For God to be the conclusion for Inductive Logic, we would have to have empirical evidence of the supernatural. For a supernatural entity to be the conclusion through Inductive Logic, there has to be proof of enough supernatural happenings or entities to indicate a pattern.
For God to be the conclusion for Abductive Logic, it would have to answer more questions than it raises. Where this may have been the case in the past, in times when science hadn’t answered so many of the fundamental questions that we have, it is certainly not the case anymore.
You may be able to find a way, as a Theist, to intellectually justify your belief in God. But PLEASE stop saying it is logical. It isn’t. You are doing a disservice to logic, and you are doing harm to your own intelligence in the eyes of people who know how logic works.
In genetics we can look at genetic diversity in everyone and everything and find common genetic traits which would indicate a significant reduction in a given population. This is done by finding and identifying genetic traits that only a small breeding population would have in common and would be subsequently carried down through subsequent generations. If the story of Genesis and Noah were true, we would see genetic bottlenecks showing a breeding population of a very limited number and we would be able to identify roughly when it happened; but this is not the case at all.
If you don’t know what a genetic bottleneck is, it is a sharp reduction in the size of a population due to environmental events (such as earthquakes, floods, fires, disease, or droughts) or human activities (such as genocide). Such events can reduce the variation in the gene pool of a population; thereafter, a smaller population with a correspondingly smaller genetic diversity, remains to pass on genes to future generations of offspring through sexual reproduction. Genetic diversity remains lower, only slowly increasing with time as random mutations occur. In consequence of such population size reductions and the loss of genetic variation, the robustness of the population is reduced and its ability to survive environmental changes can be reduced.
Our last genetic bottle neck is estimated to have occurred over 100,000 years ago and even then there were still thousands of genetic variances belonging to a few thousand individual ancestors. In 2000, a Molecular Biology and Evolution paper suggested a transplanting model or a ‘long bottleneck’ to account for the limited genetic variation, rather than a catastrophic environmental change. This would be consistent with suggestions that in sub-Saharan Africa numbers could have dropped at times as low as 2,000, for perhaps as long as 100,000 years, before numbers began to expand again in the late stone age.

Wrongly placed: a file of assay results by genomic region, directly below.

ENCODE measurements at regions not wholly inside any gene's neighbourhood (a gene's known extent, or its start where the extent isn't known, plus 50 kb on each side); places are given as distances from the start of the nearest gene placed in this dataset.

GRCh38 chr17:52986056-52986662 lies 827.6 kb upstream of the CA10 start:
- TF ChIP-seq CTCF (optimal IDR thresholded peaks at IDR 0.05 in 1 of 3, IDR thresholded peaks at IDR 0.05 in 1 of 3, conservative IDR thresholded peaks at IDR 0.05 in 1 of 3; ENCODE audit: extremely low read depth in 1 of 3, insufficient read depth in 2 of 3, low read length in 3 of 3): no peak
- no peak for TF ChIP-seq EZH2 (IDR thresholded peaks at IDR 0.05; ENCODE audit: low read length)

Now with that being said, we would see this same genetic bottleneck in every animal on earth happening at the exact same times if the bible was accurate, and yet there is zero evidence to support these ridiculous conclusion. What is so frustrating to scientists is that creationists think that the only evidence for evolution is fossils and educated conclusions. This is entirely incorrect since evolution is also written in your genes and thus not only debunks the story of Noah, but the Genesis story as well. This is yet another reason why we know evolution is a fact and that the bible is not factual by any scientific standard.
This post was originally published on Mar 19 2015 here
Today Atheists Against Pseudoscientific Nonsense takes its proverbial baseball bat to the skull that is the intellectual clusterfuck known as the ‘Ancient Aliens.’
Before treading any further down this alley, we would like to take a moment to make something clear. It is quite commonly acknowledged by many that given what we know of the mechanisms of life – its prerequisites, emergence and gradual evolution -, it is more than reasonable to assume that some forms of life can be found elsewhere in this wondrous galaxy of ours. As a group that is sincerely dedicated to the promotion of rationality, skepticism and informed thinking rooted in hard science, it is our firm conviction that these principles must be applied to the pursuit of the knowledge of whether or not we are alone in the universe. That being said, when it comes to tackling profound questions like this, there is a right approach and there’s a wrong approach. ‘Ancient Aliens’ doesn’t only sit firmly on the ‘Wrong’ side of the line – it’s so far on that side it almost disappears behind the horizon.